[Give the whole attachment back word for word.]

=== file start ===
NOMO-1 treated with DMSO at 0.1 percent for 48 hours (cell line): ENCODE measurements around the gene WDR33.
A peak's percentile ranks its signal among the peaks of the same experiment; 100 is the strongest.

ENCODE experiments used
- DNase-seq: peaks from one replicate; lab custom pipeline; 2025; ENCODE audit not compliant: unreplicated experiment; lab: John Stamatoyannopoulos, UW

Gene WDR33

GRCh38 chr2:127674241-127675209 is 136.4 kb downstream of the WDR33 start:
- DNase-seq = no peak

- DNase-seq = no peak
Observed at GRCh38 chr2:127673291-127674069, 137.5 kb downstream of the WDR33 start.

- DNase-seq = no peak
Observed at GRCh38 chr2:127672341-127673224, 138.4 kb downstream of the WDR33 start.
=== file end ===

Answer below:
NOMO-1 treated with DMSO at 0.1 percent for 48 hours (cell line): ENCODE measurements around the gene WDR33.
A peak's percentile ranks its signal among the peaks of the same experiment; 100 is the strongest.

ENCODE experiments used
- DNase-seq: peaks from one replicate; lab custom pipeline; 2025; ENCODE audit not compliant: unreplicated experiment; lab: John Stamatoyannopoulos, UW

Gene WDR33

GRCh38 chr2:127674241-127675209 is 136.4 kb downstream of the WDR33 start:
- DNase-seq = no peak

- DNase-seq = no peak
Observed at GRCh38 chr2:127673291-127674069, 137.5 kb downstream of the WDR33 start.

- DNase-seq = no peak
Observed at GRCh38 chr2:127672341-127673224, 138.4 kb downstream of the WDR33 start.